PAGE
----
For new project applications, we suggest researchers contact the Scientific Management Committee to have an informal discussion about their project idea. The Committee can suggest potential collaborators and advise on relevant considerations, such as data access fees, need for a biosample request, and overlaps with previously approved projects. You can email the Scientific Manager.
The Lead Investigator will submit a Project application via the Raine Online Submission System (ROSS). On ROSS, the project is only formally submitted after each member of the project team confirms their involvement and acknowledge our code of conduct. Once submitted, the application is reviewed during our fortnightly Scientific Management Committee (SMC) meeting. The SMC will discuss the project and then either place the item on the next Scientific Review Committee (SRC) meeting agenda or contact the Lead Investigator to suggest revisions. The SRC will then discuss the project and either approve, request revisions/amendments or reject it. The SRC meets face to face quarterly and electronically in between the face to face meetings. Please allow a period of 6-8 weeks from the formal submission of the project application to final approval.
If a project involves the use of existing data, the Lead Investigator will submit a data access request via ROSS. On ROSS, the data access request is only formally submitted after each listed data handler confirms their involvement and acknowledge our data access code of conduct. Once submitted, the data access request is reviewed during our fortnightly SMC meeting and the SMC will either approve, request revisions/amendments or reject it. If approved, the Raine Study Data and Biosamples Manager will arrange data extraction and secure transfer to the data handlers. Please note the time for data extraction varies according to the amount and type of data requested.
This part of the process has three key steps: manuscript proposal, manuscript submission and media release.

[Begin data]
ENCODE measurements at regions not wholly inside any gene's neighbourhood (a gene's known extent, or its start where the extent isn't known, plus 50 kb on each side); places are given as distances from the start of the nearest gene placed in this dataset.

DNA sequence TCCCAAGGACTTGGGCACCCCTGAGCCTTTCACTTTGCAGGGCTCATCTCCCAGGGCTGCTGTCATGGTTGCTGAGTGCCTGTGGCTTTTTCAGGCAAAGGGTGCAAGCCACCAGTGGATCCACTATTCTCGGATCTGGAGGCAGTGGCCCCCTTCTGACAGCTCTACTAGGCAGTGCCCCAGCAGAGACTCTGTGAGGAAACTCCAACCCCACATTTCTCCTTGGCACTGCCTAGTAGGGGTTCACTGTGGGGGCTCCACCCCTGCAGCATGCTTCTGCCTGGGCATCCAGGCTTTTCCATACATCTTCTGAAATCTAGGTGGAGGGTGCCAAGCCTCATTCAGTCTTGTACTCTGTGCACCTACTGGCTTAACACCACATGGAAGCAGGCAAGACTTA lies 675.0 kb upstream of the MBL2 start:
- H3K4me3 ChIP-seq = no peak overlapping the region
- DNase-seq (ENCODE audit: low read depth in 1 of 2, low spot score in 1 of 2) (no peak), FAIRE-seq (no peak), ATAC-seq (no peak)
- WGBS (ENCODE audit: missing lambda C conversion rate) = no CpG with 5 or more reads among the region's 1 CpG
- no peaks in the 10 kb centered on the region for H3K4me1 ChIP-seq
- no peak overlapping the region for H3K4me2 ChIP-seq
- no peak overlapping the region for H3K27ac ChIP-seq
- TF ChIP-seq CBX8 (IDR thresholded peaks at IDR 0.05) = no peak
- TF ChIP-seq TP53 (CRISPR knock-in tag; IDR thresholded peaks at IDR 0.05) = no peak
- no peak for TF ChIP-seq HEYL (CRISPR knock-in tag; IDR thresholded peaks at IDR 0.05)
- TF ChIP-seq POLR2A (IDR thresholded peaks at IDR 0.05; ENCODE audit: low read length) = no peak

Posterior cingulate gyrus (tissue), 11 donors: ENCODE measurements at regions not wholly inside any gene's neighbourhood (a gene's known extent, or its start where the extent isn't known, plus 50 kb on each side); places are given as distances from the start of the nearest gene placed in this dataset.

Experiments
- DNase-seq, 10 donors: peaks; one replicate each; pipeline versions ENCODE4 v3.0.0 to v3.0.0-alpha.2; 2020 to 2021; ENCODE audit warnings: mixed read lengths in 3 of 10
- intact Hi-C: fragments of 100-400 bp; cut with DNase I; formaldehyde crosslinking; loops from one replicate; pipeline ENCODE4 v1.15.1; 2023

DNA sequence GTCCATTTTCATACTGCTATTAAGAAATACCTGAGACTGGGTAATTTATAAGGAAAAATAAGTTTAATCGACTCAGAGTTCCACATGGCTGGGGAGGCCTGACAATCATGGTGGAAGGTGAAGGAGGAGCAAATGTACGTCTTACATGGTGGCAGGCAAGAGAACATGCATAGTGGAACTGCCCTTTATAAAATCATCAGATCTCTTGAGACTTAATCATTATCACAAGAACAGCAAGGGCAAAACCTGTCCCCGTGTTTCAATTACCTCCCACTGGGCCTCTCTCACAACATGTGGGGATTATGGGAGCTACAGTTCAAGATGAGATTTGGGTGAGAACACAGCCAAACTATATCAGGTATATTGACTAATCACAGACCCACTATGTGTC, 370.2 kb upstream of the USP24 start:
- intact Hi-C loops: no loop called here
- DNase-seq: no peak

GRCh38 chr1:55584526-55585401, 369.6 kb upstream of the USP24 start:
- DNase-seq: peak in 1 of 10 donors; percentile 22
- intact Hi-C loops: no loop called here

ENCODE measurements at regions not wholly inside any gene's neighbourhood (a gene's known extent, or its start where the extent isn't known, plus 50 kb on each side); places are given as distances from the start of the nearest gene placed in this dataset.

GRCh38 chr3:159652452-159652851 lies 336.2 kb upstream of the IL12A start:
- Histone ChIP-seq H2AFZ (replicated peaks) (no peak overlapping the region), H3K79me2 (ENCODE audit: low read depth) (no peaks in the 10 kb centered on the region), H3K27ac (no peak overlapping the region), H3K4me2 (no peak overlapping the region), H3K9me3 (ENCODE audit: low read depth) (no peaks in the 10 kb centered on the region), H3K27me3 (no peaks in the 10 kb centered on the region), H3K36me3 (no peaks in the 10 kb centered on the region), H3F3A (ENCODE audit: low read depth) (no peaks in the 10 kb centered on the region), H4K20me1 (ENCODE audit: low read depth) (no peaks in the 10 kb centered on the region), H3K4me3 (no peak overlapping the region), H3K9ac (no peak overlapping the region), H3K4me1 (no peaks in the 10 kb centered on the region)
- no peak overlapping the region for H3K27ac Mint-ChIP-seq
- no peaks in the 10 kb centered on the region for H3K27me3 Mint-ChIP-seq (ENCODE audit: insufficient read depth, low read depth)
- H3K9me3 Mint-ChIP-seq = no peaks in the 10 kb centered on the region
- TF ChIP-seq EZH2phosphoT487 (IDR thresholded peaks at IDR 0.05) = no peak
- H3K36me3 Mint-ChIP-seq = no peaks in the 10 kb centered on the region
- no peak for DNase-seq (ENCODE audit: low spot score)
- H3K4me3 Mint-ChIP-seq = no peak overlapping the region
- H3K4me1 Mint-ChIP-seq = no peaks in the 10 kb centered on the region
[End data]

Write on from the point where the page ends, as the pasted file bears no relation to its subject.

The manuscript proposal (MP), i.e. the idea for a manuscript, needs to be submitted in ROSS as early as possible and be related to an approved project. Once submitted, the application is reviewed during our fortnightly SMC meeting. The MP needs to be approved before a manuscript submission (MS) can be completed. The research team then progresses to preparing a full manuscript and once it is almost ready to submit to a journal, must submit the draft manuscript to ROSS using the MS Form. The SMC will then review and approve or advise revisions/amendments are required. Following MS approval, the research team can submit the manuscript to a journal.
Please note manuscripts must not be submitted to a journal prior to the Raine Study approval. Manuscripts will be checked for similarity/plagiarism, potential negative impact on the cohort, and appropriate nomenclature and acknowledgements.
If the team wishes to promote their research through the media, they should contact the Raine Study Communications Manager, who will liaise with the research team and their institutional media team as required and approve any media releases related to the Raine Study.
Raine Online Submission System (ROSS)
ROSS has been designed to provide an efficient project management process and all researchers who would like to use Raine Study data must submit a project application via ROSS. Researchers who would like to get involved in the Raine Study must submit their application via ROSS.
If you do not have a ROSS account, please email the Raine Study.
The Raine Study is registered in the Australian New Zealand Clinical Trials Registry.
Trial ID: ACTRN12617001599369.